Love ‘em or hate ‘em, exams have been an immutable fact of life for as long as anyone can remember. The towering twin edifices of GCSEs and A levels dominate the educational landscape, casting much of what goes on in schools into deep shadow…

...until they don’t. Over the course of this year, any such certainties have been swept away by a global pandemic.

For the first time in living memory, exams were cancelled and replaced with centre assessed grades (CAGs) – and we all know how well that decision turned out!

Sidestepping for a moment the rights and wrongs of ‘trusting teachers’, 2020 really has been unprecedented. No one had any idea what to expect, so outright cancellation became the only game in town. It may be entertaining for armchair experts to play hindsight bingo, but at the time there was no better alternative.

The extraordinary subsequent botching of how students were awarded their grades is a long and sorry tale that’s been dealt with at length elsewhere – suffice to say that whatever else happens in the near future, we can at least agree that no one wants a repeat of that particular dog’s breakfast.

No exceptions

So, what should happen next year? Appalling as last summer was, we at least now have a precedent. We know we can, if needs be, cancel exams again.

Should that be the decision taken, we also know that we’ll need time to ensure that next year’s centre assessed grades are fairer and more robust. At the time of writing, the government has vowed that the 2021 exam season will go ahead, come what may. I too hope that can happen – but making such a firm commitment now seems rather like spitting in the eye of fate and daring the virus to do its worst…

With some parts of the country having had to observe Tier 3 lockdown measures, before those restrictions were later applied to the rest of the country, the prospect of sitting exams as normal feels to many less fair than it ever has. And what if your school has to close and move lessons online? What if your bubble needs to self-isolate and misses out on some invaluable face-to- face interactions?

One response might be to say that exams have always been unfair. Some students are unfortunate enough to be taught in failing schools, so that regardless of their own efforts, they’re unlikely to do as well as those lucky souls living in leafy suburbs, or who have parents able to afford a private education. Life has never been fair. This year, while maybe a little less fair than before, is no exception.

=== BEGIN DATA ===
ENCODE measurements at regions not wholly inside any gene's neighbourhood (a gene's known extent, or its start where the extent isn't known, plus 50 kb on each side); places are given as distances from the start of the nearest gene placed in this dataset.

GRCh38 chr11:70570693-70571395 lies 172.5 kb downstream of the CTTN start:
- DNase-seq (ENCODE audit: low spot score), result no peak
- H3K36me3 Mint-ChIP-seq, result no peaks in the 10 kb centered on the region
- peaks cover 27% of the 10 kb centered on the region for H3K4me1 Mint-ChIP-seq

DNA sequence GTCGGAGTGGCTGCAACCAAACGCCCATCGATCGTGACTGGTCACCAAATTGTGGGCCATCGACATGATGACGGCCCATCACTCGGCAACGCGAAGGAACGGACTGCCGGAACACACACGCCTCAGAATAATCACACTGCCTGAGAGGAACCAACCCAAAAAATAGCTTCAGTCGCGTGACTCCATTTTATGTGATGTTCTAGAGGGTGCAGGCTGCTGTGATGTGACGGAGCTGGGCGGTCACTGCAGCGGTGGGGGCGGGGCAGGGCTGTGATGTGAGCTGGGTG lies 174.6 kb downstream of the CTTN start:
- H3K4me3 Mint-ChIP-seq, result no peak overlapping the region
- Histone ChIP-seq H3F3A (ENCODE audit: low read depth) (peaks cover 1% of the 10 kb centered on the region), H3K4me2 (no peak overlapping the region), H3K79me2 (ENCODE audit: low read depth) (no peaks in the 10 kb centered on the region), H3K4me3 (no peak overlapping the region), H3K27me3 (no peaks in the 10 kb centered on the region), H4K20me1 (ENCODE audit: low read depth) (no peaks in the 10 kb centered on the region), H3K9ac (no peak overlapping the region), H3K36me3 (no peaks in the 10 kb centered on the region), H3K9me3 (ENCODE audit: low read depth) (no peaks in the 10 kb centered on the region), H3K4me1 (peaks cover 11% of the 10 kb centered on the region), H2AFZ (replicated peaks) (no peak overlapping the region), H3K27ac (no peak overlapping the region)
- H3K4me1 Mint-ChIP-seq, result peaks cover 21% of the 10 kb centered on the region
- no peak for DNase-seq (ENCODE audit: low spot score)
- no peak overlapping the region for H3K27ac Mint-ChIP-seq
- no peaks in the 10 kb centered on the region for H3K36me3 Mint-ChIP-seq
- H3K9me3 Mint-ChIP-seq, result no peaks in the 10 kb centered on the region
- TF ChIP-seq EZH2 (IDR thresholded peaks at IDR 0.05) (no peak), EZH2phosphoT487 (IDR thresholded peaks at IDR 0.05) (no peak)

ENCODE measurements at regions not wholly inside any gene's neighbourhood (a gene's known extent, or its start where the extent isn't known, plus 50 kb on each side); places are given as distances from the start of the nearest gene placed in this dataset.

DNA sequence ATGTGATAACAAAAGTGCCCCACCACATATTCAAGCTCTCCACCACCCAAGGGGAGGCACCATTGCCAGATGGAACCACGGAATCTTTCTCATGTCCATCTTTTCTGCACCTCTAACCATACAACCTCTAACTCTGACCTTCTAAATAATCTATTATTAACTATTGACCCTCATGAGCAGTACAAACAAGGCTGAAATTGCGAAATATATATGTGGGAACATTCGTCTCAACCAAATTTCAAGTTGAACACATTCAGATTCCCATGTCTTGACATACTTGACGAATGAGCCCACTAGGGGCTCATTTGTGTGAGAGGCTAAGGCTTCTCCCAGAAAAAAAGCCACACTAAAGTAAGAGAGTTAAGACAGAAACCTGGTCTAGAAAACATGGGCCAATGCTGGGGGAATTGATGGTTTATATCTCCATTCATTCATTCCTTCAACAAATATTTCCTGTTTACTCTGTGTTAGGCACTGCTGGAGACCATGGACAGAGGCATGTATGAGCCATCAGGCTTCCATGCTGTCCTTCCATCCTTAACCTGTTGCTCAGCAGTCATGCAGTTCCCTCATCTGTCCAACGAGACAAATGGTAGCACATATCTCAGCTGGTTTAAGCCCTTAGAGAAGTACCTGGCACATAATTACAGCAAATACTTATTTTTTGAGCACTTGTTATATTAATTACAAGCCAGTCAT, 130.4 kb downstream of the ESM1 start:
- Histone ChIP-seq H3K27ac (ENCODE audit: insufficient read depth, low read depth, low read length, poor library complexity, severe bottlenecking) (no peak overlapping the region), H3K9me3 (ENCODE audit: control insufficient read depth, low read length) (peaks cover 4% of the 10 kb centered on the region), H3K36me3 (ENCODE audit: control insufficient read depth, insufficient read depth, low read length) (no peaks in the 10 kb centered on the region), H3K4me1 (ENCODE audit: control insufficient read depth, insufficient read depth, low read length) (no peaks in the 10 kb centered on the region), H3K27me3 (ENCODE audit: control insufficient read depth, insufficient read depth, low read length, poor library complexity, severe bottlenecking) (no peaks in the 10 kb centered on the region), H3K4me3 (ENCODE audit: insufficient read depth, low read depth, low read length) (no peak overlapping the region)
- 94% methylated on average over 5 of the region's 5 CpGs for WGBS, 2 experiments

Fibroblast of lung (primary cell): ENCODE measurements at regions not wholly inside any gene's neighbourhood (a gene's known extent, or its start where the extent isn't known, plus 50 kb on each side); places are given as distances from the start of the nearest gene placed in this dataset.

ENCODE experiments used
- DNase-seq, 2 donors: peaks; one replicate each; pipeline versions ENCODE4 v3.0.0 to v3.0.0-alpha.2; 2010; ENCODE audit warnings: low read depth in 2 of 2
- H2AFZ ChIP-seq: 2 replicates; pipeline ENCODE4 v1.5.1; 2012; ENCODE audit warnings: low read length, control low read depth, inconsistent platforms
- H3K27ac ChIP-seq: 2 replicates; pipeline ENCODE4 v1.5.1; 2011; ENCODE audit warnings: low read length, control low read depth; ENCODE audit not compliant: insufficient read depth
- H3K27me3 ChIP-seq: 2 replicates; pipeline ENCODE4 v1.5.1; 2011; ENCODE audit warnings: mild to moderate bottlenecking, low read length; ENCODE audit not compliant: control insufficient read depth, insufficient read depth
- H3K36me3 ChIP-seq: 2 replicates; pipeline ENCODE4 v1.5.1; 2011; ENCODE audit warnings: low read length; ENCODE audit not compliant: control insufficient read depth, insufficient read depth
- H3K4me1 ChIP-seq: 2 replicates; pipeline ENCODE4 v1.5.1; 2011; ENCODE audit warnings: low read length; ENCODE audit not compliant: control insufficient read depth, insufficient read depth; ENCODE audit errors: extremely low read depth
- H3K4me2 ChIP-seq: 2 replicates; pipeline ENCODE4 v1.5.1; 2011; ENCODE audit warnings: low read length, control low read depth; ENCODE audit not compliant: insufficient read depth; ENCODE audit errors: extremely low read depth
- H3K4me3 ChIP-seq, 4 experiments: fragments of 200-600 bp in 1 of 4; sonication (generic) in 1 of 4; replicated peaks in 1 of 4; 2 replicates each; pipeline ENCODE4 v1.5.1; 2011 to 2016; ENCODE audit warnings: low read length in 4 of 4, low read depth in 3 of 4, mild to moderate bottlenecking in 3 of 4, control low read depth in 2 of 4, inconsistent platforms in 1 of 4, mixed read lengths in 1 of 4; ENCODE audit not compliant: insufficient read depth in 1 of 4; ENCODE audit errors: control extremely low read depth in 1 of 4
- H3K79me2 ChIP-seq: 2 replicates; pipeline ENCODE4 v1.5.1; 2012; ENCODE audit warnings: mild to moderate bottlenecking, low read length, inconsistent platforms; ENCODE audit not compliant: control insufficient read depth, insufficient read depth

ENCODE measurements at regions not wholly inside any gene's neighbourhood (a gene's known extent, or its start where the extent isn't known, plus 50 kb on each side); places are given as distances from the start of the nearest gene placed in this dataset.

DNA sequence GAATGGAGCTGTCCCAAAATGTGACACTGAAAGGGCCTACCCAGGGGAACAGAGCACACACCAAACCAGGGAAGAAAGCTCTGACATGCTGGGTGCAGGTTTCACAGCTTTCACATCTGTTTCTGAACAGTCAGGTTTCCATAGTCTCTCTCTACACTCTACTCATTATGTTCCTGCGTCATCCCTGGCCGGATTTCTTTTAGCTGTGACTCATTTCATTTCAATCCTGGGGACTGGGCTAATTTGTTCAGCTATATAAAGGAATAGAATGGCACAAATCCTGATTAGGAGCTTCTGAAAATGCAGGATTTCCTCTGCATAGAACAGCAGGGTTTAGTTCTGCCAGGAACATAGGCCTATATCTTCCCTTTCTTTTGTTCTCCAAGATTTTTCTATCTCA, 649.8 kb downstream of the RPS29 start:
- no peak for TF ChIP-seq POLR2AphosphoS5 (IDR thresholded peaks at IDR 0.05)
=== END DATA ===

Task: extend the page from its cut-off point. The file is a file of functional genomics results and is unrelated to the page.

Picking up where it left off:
Unedifying spectacle

The rejoinder to that is to simply ask why we shouldn’t cancel exams again – in fact, why don’t we take the opportunity to scrap exams altogether? We’d surely be better off just trusting teachers – who, after all, will know their students far better than any examiner or algorithm.

Well, the sad fact is that due to the way in which schools are held accountable, the pressures on schools to deliver great results are enormous. This year we had the unedifying spectacle of many schools boasting of ‘record results’, and saying how proud they were of the grades they had handed out.

With exam grades seen as so integral to schools’ success, it’s hard to trust schools to be entirely impartial. We have a long – and recent – history of gaming, grade inflation and a few well-publicised cases of actual cheating, which makes it hard to keep faith that something which means so much to schools can be left entirely in their hands. The temptation to massage is simply too great.

Even worse, teachers are, like everyone else, unwitting victims of well-understood cognitive biases. If children are well-spoken and smartly dressed, we also tend to assume that they’re cleverer. We don’t mean for it to happen, but marginalised children are routinely disadvantaged further by teacher assessment. Exams, for all their problems, act to narrow the gap between the most and least advantaged.

What should concern us most is that exams are the worst possible way of assessing students’ educational achievements, except for all the others. If we cancel exams, fair though that might seem, we’ll be acting to widen the already yawning chasm between the richest and poorest people in society.

David Didau is an independent education consultant and writer. He blogs at and is the author of several books, the latest of which is Making Kids Cleverer: A manifesto for closing the advantage gap (£14.99, Crown House).